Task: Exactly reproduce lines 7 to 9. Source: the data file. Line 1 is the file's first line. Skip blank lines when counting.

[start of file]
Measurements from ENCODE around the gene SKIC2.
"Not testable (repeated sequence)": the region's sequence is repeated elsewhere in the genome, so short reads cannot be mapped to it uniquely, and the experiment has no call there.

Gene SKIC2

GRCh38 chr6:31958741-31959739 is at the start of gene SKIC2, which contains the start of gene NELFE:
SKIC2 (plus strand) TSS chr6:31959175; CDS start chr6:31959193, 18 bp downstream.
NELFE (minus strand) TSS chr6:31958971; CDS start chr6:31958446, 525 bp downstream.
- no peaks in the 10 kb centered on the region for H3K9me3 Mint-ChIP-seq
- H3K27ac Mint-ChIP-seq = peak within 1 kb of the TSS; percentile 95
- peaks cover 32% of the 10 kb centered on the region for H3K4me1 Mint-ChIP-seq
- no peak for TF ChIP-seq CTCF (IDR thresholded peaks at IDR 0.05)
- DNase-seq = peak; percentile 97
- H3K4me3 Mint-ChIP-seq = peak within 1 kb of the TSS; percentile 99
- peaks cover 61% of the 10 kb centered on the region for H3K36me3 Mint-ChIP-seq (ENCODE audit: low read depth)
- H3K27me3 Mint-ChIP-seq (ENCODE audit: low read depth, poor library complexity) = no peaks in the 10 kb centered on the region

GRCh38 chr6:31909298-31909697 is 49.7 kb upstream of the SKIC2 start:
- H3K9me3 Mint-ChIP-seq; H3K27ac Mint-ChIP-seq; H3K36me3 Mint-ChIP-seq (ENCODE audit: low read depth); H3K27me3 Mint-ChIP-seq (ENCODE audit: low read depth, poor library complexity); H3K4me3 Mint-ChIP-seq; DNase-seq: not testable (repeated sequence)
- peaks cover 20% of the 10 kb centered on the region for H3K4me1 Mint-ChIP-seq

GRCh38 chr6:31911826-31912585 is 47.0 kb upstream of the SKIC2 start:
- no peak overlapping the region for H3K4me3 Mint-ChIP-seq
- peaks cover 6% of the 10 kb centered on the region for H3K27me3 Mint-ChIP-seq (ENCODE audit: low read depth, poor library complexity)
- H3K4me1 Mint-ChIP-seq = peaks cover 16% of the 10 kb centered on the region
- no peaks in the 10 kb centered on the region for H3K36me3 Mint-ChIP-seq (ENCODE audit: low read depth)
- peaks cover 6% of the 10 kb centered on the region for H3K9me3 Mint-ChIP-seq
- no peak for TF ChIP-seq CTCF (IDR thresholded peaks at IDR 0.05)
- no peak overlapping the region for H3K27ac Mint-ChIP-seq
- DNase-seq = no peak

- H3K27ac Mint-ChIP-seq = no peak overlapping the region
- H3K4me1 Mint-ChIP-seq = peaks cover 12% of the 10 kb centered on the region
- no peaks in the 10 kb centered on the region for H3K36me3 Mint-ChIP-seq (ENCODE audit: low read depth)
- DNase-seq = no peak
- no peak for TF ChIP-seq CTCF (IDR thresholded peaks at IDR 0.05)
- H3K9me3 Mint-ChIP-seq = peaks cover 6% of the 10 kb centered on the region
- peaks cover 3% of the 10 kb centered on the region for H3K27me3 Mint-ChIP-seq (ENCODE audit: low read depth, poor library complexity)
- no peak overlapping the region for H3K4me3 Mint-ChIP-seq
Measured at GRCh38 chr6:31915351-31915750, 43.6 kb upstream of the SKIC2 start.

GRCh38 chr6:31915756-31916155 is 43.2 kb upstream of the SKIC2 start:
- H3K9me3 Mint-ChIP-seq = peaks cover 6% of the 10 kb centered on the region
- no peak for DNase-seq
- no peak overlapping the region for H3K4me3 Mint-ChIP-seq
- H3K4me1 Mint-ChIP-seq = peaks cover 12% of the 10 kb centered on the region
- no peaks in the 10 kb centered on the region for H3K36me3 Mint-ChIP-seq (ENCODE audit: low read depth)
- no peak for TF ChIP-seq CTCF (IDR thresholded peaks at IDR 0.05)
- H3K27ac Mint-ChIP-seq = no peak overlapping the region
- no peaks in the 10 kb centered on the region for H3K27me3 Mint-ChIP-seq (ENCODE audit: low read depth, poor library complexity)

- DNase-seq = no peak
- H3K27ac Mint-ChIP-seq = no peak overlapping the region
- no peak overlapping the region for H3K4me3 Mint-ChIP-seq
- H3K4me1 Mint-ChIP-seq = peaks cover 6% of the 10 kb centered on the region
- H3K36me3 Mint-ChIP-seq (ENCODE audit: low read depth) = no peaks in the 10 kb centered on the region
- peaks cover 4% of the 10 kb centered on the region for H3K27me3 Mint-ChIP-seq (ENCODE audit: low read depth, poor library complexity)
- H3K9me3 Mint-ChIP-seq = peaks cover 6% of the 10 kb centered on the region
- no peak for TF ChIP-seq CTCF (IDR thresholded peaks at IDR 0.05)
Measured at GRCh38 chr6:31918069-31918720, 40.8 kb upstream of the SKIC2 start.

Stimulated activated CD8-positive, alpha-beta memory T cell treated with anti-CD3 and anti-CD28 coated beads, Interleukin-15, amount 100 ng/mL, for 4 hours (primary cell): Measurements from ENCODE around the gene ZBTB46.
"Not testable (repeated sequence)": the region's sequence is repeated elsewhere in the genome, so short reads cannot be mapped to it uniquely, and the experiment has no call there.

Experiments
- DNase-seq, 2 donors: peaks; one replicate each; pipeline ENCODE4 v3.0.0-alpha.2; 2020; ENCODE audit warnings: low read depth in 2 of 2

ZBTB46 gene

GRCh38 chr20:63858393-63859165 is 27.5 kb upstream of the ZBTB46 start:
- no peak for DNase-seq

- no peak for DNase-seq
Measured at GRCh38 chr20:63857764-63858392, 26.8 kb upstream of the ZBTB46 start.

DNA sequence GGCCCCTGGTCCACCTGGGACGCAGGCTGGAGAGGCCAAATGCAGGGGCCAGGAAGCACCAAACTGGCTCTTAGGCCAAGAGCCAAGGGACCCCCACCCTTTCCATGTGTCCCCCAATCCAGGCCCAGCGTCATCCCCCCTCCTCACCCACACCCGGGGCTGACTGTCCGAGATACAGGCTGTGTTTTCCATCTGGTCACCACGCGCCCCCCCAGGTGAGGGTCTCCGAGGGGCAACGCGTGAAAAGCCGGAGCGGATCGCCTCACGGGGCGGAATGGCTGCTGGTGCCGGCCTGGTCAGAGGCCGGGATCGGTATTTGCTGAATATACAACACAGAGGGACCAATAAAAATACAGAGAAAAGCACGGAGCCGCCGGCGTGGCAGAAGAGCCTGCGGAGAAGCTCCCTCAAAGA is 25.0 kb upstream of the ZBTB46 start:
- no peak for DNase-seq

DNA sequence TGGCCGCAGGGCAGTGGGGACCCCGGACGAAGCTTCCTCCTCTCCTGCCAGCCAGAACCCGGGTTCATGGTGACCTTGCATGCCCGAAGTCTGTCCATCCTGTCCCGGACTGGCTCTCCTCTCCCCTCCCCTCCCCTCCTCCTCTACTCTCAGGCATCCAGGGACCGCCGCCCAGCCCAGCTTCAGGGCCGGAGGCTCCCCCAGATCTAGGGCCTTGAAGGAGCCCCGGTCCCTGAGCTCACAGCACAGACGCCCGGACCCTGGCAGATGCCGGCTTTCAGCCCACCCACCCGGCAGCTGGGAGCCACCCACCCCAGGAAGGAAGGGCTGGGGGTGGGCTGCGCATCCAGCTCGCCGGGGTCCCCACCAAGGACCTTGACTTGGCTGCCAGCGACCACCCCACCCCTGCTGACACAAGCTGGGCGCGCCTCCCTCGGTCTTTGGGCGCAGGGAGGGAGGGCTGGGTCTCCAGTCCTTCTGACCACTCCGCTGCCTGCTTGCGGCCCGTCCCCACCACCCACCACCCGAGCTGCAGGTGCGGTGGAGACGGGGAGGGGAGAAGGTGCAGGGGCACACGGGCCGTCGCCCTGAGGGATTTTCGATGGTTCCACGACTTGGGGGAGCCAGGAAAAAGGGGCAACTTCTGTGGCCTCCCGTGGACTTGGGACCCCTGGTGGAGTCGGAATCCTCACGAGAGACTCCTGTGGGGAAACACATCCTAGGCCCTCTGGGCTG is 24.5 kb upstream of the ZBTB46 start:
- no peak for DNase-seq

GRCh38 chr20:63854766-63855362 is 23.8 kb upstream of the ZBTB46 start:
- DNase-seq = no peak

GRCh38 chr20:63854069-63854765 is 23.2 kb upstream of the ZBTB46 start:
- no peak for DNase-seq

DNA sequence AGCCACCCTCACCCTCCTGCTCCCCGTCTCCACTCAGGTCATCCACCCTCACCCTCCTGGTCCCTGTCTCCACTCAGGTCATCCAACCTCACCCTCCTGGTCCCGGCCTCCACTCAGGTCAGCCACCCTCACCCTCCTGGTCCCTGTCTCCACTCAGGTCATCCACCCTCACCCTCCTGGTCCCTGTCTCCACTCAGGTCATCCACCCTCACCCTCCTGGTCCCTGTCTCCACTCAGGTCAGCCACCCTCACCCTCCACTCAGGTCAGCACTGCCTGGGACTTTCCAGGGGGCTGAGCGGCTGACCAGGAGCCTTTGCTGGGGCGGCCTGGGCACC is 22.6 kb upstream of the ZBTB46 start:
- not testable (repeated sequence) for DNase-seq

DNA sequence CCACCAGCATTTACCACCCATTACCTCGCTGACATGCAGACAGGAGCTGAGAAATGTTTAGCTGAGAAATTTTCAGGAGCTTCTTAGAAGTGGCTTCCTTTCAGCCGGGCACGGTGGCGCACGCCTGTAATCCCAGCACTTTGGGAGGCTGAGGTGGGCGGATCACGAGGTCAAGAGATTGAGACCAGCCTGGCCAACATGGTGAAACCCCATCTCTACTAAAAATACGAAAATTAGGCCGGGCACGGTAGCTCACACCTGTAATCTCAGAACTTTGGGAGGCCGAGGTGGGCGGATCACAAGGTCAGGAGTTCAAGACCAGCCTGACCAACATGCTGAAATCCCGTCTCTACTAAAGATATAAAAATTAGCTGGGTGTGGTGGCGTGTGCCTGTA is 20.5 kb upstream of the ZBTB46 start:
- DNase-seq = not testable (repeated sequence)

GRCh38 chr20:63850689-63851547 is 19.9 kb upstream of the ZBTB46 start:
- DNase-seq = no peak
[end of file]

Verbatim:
- no peaks in the 10 kb centered on the region for H3K9me3 Mint-ChIP-seq
- H3K27ac Mint-ChIP-seq = peak within 1 kb of the TSS; percentile 95
- peaks cover 32% of the 10 kb centered on the region for H3K4me1 Mint-ChIP-seq